Actress, author, comedian, magazine writer, podcast regular: Annabelle Gurwitch is all of these things. One thing she’s not? A tech geek. When her laptop fails, she pays a visit to her local Apple Store. But while the computer gets repaired, her marriage threatens to break down when she meets a hunky Genius Bar staffer. This potential affair is the subject of Gurwitch’s true short story “Autumn Leaves,” available exclusively on Zola. To mark the story’s publication, she answered a few flirty questions about sex, books, and… more sex.
Zola: Since “Autumn Leaves” is about an imagined affair, first things first: Would you ever consider having an affair with David Petraeus?
Annabelle Gurwitch: I would absolutely have an affair with David Petraeus. Power is one of the biggest aphrodisiacs. Sadly, the only men who approach me about infidelity are short, funny, Jewish guys, and I’m already married to one of those.
Zola: Our research indicates that you’re the only actor ever to appear in Seinfeld, Dexter, Real Time with Bill Maher, and the Eddie Murphy film Daddy Day Care. How did you go from acting to writing?
AG: As a teenager, I fell in love with Tolstoy and Dostoyevsky. I’d feign illness to stay home from school and read the Russians. Growing up in Miami Beach, I felt like an alien, and my growing affinity for absurdist and Dada art was further at odds with the year-round sunshine.
I started out in New York doing modern adaptations of Kafka short stories with experimental dance theatre companies. Once I was paid with a pineapple. I fell into TV and film work by accident and necessity.
I started writing and performing my own work in the late 90’s. But it was in 2003, when Woody Allen cast me in a one-act play he’d written only to call me “retarded” and fire me a few days into rehearsals, that I really found my voice, which I think of as “the comedy of humiliation.”
I am my happiest when I have the perfect mix of writing and acting. Acting is an extremely social activity and it satisfies my secret desire to run away with the circus and join another family. But my favorite thing in the world is still getting lost in a book—reading or writing one.
Zola: Let’s put you on the spot. What’s the one novel you’d say is a must-read?
AG: I’m going to go populist on this one—The Hitchhiker’s Guide to the Galaxy. With humor and self-deprecation, it explores themes unique to our species: the quest to understand our place in the universe, the woeful depletion of the resources we need to survive, and the talent for packing lightly. Grab a teenager and read it out loud. It’s infectious.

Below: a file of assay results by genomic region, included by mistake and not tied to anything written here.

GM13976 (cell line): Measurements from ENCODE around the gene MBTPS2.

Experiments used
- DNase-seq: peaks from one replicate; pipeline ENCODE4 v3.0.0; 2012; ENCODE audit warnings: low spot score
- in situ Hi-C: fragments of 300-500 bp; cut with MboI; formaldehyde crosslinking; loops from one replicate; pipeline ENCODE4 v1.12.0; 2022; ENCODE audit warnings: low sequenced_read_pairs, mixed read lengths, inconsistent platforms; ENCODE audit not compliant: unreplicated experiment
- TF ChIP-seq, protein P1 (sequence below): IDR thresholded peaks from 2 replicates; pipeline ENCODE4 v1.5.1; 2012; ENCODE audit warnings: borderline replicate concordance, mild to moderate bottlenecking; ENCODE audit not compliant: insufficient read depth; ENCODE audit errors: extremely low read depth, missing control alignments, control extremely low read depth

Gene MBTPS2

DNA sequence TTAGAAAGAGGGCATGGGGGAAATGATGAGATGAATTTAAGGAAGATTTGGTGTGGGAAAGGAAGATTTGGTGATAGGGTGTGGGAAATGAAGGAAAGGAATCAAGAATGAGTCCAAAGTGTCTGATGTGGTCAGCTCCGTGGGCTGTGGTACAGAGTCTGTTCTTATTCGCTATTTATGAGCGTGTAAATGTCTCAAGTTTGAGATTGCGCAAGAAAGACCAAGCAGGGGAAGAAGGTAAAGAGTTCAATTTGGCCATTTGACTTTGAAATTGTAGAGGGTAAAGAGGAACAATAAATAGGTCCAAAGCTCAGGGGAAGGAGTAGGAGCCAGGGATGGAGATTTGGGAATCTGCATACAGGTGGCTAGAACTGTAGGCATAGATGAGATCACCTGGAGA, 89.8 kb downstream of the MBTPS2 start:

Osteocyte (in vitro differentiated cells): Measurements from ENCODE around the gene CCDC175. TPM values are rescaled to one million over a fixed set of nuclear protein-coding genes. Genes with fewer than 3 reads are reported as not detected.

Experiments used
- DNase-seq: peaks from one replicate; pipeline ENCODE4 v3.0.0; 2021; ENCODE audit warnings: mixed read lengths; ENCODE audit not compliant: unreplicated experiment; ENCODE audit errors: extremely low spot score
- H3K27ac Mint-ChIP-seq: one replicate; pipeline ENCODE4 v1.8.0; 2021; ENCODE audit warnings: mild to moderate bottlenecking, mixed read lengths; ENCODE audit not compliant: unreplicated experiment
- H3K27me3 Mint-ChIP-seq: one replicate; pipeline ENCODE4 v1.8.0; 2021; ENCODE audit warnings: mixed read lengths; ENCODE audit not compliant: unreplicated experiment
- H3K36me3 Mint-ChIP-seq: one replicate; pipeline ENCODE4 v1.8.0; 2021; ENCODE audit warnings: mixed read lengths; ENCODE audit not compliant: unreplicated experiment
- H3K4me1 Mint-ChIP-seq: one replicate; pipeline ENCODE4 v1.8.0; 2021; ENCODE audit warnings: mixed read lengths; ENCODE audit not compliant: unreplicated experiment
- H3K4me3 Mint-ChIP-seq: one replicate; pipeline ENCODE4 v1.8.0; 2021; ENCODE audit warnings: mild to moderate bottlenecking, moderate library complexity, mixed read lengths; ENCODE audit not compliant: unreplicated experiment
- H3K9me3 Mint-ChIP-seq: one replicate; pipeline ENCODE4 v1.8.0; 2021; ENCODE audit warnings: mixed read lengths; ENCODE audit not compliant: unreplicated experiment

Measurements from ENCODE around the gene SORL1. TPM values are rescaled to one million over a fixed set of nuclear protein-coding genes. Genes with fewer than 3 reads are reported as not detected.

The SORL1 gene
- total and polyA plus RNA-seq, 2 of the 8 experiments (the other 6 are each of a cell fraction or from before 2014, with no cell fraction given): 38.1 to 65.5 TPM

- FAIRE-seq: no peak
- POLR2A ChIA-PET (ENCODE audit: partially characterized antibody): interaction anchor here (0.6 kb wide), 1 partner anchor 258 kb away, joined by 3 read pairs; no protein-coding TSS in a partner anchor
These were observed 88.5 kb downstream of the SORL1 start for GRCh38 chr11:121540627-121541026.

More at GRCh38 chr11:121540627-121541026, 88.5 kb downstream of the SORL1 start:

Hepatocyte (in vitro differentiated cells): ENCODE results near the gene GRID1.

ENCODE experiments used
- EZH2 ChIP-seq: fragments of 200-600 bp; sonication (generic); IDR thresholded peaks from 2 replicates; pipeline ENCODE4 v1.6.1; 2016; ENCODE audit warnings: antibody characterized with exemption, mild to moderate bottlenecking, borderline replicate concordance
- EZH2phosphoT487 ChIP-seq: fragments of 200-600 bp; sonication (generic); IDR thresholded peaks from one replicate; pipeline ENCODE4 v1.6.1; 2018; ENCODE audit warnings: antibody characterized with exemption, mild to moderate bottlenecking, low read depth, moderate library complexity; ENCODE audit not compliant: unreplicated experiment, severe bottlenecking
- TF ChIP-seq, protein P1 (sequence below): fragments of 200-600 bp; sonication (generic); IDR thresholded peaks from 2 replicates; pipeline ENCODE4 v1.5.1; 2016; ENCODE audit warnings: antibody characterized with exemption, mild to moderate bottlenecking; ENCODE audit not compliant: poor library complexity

Zola: Given the setting of “Autumn Leaves,” we know you spend a lot of time at the Apple Store. Where else do you hang out?
AG: Writing at coffee shops can be fattening so I recently started renting a desk in a shared office. If I can get there for even two hours a day, I can get a lot done. The writers in the room include a group of fabulously smart, talented and scarily attractive women, including Heather Havrilesky (Disaster Preparedness) and Jillian Lauren (Some Girls: My Life in a Harem). We all live in the same part of L.A. You walk into our office and hear the constant clacking of fingers on keyboards. When I stray into Facebook or Googling bathroom fixtures, I look over and it snaps me back into my work.
Zola: How did your husband handle a) your crush, and b) your writing about it?
AG: My husband and sometimes writing partner and I have been married for 16 years—I think… I’m not good at these things—and maybe the only thing we can agree on is that that old adage about how you need to constantly be building intimacy is overrated. Give me a little mystery. We’re not even friends on Facebook.
He hasn’t read the story. After co-writing the book You Say Tomato, I Say Shut Up, adapting it as a play, touring the country together, and writing a TV version for Lifetime this year, he’ll be happy enough to not read me. He will like the cover though, so I’ll send him a link.
Zola: Speaking of the cover—why go nude?
AG: Why nude? If you live in L.A. you will eventually be photographed nude. I had no idea it would be at this late date but it’s about time that the very few people who Google to see pictures of me nude on the Internet can now be satisfied. The truth is when I hit 50, I stopped knowing what to wear anymore. By the way, I’m happy to tell you, there was no retouching done on this photo. Of course, there are no pictures from behind. There will never be pictures from behind.
This article was updated on September 29, 2014
This article originally appeared on Zola Books.